The climate of the region is warm and subhumid, with an average annual temperature of 24.8 [degrees]C, a mean precipitation of 1 767 mm / year and three climatic seasons: dry (February to May), rainy (June to September) and Northern (October to February). The system is characterized by high temperature and low precipitation (44 [+ or -] 37 mm) during the dry season. Maximum rainfall (224 [+ or -] 25 mm) and an increase in river inputs and terrestrial runoff, that increase turbidity in the lagoon, are common during the rainy season. Polar winds with an average speed of 10 km / h that cause a decrease in temperature are present during the Northern (Contreras, 1993; Ruiz-Guerrero & Lopez-Portillo, 2014). La Mancha lagoon has an ephemeral inlet with a seasonal communication with the sea. The inlet is open during the rainy season and generally closes at the beginning of Northern season when freshwater flow decreases, and remains closed through the dry season.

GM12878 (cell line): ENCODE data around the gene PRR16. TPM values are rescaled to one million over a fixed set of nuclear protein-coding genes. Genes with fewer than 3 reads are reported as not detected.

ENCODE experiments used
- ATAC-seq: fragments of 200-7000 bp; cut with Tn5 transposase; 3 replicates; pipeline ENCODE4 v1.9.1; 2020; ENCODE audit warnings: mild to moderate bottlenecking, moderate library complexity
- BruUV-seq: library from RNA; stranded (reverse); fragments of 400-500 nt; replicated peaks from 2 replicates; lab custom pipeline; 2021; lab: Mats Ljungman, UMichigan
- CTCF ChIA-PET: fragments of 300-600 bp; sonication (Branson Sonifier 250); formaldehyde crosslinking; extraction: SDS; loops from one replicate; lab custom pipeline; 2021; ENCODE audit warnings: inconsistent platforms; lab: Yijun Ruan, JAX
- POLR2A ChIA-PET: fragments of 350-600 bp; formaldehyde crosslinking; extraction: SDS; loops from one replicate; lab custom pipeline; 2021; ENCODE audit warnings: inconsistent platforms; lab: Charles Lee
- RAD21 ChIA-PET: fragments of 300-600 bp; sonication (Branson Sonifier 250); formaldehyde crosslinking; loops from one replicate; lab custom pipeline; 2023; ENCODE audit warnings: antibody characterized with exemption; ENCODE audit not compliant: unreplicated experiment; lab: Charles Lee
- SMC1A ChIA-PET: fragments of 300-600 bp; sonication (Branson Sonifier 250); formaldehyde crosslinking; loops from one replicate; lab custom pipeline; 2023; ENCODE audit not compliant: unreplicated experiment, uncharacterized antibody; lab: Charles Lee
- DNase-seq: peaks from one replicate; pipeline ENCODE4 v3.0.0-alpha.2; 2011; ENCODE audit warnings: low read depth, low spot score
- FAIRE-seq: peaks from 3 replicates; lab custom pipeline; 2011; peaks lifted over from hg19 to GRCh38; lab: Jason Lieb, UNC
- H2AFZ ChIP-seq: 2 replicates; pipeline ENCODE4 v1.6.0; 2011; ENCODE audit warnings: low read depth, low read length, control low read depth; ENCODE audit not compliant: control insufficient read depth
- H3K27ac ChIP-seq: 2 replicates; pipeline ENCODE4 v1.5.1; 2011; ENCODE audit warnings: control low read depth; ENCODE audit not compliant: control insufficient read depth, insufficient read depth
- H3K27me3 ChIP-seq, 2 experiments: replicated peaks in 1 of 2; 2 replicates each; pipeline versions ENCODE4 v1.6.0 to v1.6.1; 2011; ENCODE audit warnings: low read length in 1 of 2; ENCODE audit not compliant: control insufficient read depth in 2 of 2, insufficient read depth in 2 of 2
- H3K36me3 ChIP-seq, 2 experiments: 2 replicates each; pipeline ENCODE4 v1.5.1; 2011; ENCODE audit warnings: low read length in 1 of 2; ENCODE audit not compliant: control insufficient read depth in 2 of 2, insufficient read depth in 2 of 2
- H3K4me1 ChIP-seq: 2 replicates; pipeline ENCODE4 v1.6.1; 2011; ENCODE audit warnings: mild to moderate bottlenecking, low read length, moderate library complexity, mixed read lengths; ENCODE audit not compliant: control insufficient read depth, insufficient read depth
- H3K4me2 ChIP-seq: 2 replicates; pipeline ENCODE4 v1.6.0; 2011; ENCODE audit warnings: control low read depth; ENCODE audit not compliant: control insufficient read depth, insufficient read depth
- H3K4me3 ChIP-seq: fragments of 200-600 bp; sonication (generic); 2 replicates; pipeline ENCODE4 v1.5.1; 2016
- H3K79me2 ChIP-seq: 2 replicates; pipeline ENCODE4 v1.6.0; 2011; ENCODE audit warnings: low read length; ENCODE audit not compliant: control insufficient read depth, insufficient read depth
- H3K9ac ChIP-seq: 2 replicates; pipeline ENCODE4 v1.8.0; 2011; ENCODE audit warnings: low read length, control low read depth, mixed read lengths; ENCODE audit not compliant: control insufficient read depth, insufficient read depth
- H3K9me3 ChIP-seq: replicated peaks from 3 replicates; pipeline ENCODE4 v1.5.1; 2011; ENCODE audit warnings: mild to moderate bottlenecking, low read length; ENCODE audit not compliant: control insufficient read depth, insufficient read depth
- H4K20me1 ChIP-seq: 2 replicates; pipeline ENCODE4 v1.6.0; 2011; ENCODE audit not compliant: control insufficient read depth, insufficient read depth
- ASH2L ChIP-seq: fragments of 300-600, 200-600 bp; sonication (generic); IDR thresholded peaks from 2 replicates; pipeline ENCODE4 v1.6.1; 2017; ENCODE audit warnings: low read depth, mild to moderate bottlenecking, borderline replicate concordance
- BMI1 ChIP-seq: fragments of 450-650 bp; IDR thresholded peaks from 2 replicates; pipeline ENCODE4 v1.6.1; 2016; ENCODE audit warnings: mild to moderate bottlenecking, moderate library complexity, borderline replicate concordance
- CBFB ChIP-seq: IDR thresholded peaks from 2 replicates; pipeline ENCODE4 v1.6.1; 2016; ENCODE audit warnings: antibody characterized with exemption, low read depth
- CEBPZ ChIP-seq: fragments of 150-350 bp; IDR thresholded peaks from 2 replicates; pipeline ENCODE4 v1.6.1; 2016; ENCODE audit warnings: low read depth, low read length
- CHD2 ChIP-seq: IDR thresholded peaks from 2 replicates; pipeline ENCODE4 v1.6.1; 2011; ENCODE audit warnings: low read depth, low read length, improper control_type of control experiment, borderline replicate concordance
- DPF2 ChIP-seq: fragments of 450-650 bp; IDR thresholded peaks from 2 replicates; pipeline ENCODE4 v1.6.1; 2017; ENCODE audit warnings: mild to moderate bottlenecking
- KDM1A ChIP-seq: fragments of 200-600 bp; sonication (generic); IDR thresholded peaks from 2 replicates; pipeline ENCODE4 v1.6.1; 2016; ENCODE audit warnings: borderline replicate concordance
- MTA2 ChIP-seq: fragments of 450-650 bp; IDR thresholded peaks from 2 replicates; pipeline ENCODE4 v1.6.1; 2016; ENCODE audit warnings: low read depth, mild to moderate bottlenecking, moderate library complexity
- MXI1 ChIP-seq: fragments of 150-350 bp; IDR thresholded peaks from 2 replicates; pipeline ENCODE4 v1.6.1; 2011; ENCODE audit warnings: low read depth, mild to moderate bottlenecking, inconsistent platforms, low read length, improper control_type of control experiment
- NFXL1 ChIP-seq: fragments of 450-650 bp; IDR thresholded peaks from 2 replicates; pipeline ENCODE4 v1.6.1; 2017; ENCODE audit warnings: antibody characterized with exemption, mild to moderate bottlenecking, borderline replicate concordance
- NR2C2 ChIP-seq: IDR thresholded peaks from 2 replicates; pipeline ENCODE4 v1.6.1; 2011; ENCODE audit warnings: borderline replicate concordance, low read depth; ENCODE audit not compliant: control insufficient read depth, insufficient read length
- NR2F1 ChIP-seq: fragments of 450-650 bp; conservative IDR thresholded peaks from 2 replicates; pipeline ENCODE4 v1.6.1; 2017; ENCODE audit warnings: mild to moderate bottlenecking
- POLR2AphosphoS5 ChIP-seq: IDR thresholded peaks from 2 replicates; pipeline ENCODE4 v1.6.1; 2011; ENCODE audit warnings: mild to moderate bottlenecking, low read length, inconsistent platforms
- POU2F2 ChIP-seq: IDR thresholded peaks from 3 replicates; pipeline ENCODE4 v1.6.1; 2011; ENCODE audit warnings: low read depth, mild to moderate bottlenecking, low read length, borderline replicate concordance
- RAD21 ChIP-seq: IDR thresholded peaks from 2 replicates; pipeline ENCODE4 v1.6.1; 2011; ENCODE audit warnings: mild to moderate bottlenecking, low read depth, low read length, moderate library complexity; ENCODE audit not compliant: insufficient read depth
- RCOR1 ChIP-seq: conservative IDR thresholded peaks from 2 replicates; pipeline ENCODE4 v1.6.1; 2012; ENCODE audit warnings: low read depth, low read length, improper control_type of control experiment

Field work: Sediment samples were collected during the three climatic seasons: dry (April and May, 2013), rainy (July and September, 2013) and Northern (November, 2013; February, 2014) at two stations in La Mancha lagoon using a Pexiglass coring device (4.5 cm diameter, 40 cm length) with a series of 1.5 cm diameter holes placed in a spiral and separated by a distance of 5 cm. Through these holes and at three depths in the sediment (5, 10 and 15 cm), in situ data was recorded for temperature with a thermometer (- 10 to 60 [degrees]C), redox potential (Eh) and hydrogen ion concentration (pH) with Instrulab electrodes. The data were recorded in an Ioanalyser (Conductronic pH 120). For the redox potential a platinum electrode and a saturated calomel reference electrode were used, with a reference potential of + 198 mV added to the measured value.